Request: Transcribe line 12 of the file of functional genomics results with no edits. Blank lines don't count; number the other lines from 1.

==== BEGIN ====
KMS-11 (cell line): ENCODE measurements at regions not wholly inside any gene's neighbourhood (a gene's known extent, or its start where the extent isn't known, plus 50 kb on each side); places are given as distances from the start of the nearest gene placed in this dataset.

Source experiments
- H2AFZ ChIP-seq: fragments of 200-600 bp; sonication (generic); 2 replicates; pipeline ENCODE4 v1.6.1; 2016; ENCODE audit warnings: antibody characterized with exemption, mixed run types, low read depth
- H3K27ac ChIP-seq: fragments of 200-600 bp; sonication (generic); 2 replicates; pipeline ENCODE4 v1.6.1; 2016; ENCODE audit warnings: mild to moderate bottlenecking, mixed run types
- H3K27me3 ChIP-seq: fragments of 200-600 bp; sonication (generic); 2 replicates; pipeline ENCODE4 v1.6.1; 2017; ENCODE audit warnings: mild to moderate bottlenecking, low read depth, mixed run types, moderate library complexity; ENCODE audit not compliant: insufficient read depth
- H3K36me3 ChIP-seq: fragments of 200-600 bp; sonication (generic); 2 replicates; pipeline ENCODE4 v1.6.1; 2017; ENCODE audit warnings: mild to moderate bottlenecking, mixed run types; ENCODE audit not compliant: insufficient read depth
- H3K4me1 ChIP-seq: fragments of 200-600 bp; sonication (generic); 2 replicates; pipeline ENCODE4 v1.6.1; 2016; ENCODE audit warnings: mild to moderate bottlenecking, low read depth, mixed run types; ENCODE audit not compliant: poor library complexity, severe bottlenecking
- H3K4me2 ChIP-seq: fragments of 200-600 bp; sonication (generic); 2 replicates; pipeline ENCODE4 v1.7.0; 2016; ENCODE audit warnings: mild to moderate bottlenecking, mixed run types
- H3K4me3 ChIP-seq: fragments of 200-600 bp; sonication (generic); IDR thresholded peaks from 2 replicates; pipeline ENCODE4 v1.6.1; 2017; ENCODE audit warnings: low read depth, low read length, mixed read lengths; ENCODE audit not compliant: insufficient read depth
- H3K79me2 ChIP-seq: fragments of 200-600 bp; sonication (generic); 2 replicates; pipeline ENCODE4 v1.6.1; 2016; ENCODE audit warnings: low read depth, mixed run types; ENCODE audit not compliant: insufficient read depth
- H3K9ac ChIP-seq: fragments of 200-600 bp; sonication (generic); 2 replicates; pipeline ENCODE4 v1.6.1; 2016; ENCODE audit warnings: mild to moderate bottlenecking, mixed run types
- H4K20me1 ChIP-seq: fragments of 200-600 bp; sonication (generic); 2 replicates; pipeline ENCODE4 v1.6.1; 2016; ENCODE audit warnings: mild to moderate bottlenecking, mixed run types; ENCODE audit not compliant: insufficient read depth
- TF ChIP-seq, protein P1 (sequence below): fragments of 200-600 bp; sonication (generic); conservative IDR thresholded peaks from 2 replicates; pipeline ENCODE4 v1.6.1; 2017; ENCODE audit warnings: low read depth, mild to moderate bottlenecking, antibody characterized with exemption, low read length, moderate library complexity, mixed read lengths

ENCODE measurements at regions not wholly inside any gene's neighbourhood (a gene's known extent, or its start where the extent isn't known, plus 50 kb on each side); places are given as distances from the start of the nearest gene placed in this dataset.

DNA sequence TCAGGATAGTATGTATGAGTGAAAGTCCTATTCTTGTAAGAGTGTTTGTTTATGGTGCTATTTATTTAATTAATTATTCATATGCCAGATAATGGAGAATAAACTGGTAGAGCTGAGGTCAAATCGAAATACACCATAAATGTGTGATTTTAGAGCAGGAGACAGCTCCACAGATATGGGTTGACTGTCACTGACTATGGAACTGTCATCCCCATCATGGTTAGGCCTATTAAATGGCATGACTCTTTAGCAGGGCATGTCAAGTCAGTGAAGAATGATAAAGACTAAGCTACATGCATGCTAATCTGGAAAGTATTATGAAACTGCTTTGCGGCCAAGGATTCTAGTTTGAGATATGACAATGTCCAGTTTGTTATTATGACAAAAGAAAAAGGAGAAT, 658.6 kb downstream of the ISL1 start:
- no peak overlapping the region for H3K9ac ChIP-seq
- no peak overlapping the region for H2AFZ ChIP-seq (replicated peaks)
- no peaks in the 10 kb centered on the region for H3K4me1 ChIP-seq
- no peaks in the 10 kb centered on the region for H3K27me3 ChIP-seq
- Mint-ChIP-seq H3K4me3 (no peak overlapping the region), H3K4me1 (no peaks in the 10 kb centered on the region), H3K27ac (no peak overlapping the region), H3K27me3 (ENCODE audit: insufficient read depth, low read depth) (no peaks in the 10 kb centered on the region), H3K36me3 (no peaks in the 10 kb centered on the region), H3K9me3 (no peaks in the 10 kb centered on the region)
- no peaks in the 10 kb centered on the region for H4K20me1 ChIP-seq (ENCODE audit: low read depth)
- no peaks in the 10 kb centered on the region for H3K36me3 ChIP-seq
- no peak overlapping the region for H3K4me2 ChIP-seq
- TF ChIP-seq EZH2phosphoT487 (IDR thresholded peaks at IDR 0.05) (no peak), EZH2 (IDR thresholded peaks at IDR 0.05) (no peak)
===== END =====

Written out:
- H4K20me1 ChIP-seq: fragments of 200-600 bp; sonication (generic); 2 replicates; pipeline ENCODE4 v1.6.1; 2016; ENCODE audit warnings: mild to moderate bottlenecking, mixed run types; ENCODE audit not compliant: insufficient read depth